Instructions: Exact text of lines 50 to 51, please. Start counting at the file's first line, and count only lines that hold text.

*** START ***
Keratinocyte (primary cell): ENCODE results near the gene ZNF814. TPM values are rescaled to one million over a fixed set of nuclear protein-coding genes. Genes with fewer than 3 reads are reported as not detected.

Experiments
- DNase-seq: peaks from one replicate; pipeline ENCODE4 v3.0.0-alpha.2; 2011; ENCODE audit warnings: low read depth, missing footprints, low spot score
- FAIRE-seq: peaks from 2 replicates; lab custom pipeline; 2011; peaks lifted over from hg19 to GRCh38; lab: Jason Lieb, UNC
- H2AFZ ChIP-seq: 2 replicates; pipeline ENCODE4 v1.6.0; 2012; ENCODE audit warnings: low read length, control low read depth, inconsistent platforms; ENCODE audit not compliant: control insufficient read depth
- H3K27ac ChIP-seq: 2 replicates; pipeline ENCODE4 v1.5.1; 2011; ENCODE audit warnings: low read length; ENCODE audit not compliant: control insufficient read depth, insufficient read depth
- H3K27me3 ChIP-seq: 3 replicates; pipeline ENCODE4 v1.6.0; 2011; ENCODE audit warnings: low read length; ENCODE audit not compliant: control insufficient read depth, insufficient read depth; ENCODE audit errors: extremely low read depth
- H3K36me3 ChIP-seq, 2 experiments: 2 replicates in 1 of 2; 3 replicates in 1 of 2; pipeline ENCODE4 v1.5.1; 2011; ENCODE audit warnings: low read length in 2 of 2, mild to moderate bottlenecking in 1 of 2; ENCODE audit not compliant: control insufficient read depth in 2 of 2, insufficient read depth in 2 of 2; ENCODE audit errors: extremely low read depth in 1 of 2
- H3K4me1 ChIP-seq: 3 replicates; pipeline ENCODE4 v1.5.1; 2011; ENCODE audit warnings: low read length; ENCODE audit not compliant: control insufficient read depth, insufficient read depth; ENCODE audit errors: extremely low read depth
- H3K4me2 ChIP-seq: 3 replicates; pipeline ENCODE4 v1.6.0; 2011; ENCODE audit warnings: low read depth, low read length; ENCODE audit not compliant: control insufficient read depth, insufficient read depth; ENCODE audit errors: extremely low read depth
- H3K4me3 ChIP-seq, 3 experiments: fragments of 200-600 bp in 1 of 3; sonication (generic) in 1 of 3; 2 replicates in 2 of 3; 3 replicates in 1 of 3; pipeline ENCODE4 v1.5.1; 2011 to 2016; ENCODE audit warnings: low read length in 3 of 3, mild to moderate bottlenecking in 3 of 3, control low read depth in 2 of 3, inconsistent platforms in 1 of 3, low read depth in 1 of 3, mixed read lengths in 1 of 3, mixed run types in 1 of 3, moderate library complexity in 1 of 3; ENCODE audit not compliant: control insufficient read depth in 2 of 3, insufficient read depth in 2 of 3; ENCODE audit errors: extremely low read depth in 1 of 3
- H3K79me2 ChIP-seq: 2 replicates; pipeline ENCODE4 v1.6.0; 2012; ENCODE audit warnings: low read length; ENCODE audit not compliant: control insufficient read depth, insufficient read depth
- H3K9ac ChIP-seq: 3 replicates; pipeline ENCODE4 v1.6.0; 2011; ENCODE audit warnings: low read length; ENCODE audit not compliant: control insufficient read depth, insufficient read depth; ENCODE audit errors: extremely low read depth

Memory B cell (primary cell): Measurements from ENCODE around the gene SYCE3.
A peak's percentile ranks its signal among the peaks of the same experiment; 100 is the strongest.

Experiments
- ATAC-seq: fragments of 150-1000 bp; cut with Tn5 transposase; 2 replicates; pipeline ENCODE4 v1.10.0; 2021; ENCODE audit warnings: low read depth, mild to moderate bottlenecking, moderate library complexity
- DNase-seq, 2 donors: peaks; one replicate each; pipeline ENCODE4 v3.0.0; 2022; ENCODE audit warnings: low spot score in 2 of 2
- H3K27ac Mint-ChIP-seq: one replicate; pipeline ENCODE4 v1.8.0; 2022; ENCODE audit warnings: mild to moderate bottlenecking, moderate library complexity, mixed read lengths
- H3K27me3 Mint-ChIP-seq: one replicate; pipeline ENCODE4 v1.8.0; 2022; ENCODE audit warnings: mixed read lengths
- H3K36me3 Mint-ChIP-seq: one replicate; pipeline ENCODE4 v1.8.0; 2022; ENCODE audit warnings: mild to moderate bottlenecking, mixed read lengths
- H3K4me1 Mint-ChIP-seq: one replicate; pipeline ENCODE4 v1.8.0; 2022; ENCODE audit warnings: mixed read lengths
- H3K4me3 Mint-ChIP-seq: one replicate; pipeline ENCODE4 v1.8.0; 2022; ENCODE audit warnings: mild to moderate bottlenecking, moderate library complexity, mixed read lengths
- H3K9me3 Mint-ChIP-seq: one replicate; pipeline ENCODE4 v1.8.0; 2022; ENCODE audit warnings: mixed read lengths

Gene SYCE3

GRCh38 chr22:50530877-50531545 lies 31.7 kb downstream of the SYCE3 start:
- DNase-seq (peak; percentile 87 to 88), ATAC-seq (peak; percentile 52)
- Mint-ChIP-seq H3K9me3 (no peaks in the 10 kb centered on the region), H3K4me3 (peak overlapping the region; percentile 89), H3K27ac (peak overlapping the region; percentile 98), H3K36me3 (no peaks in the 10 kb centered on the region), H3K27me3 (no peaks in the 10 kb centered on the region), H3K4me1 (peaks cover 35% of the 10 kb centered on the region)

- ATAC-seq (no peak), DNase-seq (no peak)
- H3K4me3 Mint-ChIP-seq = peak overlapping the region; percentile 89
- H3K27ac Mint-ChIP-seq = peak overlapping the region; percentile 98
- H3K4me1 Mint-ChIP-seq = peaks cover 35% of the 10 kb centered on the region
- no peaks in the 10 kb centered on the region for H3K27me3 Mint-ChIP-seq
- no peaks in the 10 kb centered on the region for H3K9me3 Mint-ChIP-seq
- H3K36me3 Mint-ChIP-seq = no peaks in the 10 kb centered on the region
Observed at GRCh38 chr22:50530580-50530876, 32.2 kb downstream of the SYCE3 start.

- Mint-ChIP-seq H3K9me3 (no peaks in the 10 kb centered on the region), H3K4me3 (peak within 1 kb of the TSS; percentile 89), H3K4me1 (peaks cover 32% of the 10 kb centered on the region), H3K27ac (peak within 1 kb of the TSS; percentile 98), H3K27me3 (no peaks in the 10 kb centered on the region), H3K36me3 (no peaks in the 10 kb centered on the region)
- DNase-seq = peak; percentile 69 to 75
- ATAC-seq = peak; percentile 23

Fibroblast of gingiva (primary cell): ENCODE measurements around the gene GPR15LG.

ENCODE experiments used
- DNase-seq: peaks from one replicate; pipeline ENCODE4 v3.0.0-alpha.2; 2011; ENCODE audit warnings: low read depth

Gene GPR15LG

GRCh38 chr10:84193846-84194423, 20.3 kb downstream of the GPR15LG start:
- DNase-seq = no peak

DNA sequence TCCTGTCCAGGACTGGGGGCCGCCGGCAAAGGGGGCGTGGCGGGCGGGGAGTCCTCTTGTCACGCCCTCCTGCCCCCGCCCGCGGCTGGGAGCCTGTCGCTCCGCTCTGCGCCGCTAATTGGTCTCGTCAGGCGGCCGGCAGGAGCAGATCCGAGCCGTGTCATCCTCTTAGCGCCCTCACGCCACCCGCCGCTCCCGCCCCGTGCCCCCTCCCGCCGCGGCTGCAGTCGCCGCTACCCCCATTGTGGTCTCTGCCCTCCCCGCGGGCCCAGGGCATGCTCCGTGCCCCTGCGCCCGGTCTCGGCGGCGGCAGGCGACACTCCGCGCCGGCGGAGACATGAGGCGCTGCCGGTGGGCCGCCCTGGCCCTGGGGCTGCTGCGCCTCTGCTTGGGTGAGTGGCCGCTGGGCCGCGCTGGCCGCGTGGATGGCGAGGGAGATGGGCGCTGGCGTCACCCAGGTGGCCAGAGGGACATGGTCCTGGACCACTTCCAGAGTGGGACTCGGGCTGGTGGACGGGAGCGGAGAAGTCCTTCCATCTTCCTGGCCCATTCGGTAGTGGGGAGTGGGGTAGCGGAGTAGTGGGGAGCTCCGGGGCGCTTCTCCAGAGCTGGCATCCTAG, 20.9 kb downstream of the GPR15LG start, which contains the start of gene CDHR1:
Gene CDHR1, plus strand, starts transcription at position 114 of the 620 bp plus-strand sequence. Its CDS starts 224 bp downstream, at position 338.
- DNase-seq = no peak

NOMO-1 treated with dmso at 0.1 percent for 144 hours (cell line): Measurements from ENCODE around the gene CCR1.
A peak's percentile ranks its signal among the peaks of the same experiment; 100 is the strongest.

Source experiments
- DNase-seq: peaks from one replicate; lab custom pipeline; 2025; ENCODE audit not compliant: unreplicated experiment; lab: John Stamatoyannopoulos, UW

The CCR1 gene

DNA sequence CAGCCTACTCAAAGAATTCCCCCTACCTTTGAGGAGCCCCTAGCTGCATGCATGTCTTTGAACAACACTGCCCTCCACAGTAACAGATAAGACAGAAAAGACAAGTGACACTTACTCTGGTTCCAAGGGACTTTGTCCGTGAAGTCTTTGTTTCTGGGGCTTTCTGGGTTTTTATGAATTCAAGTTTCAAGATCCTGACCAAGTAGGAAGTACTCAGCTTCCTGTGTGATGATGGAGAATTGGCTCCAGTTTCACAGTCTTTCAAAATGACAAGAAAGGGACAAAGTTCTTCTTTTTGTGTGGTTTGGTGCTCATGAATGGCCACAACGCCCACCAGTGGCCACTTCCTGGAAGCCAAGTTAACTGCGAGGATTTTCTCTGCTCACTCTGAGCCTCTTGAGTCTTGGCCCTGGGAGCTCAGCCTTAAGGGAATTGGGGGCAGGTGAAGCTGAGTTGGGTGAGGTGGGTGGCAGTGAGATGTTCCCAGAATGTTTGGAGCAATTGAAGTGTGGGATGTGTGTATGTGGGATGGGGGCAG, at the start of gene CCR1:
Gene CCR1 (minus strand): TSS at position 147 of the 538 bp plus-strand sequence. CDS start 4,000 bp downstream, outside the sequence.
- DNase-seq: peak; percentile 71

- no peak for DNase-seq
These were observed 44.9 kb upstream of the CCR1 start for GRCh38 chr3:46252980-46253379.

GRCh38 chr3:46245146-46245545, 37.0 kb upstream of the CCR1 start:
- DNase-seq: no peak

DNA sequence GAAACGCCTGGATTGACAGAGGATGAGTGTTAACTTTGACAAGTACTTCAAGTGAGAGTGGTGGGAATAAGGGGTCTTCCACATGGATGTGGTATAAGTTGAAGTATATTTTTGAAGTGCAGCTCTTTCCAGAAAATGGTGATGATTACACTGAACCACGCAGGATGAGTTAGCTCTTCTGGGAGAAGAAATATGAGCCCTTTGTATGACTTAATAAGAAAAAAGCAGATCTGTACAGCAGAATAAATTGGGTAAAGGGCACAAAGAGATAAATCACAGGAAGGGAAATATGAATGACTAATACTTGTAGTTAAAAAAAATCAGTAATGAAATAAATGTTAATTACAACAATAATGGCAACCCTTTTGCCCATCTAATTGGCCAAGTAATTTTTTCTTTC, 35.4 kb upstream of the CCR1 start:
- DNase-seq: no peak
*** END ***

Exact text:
A peak's percentile ranks its signal among the peaks of the same experiment; 100 is the strongest.

Source experiments